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Curr Opin Microbiol. 2005 Oct;8(5):572-8.

Genome evolution in bacteria: order beneath chaos.

Author information

1
Department of Biological Sciences, University of Pittsburgh, Pittsburgh, PA 15260, USA. jlawrence@pitt.edu

Abstract

Bacterial genomes have been viewed as collections of genes, with each gene and genome evolving more-or-less independently through the acquisition of mutational changes. This historical view has been overturned by the finding that genomes of even closely-related taxa differ widely in gene content. Yet, genomes are more than ever-shuffling collections of genes. Some genes within a genome are more transient than others, conferring a layer of phenotypic lability over a core of genotypic stability; this core decreases in size as the taxa included become increasingly diverse. In addition, some lineages no longer experience high rates of gene turnover, and gene content alters primarily through slow rates of gene loss. More importantly, the cell and molecular biology of the bacterial cell imposes constraints on chromosome composition, maintaining a stable architecture in the face of gene turnover. As a result, genomes reflect the sum of processes that introduce variability, which is then arbitrated by processes that maintain stability.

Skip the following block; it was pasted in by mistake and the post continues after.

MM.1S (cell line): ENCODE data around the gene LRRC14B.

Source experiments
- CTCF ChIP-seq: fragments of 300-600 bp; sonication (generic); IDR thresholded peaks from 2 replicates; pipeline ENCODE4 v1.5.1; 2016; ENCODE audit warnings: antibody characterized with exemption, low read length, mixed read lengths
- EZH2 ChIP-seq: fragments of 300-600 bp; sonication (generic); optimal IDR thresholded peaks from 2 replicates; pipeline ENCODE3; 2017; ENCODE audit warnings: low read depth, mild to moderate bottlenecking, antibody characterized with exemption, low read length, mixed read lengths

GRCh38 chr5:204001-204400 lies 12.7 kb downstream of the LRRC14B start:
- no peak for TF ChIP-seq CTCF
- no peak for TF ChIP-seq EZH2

PMID:
16122972
DOI:
10.1016/j.mib.2005.08.005
[Indexed for MEDLINE]

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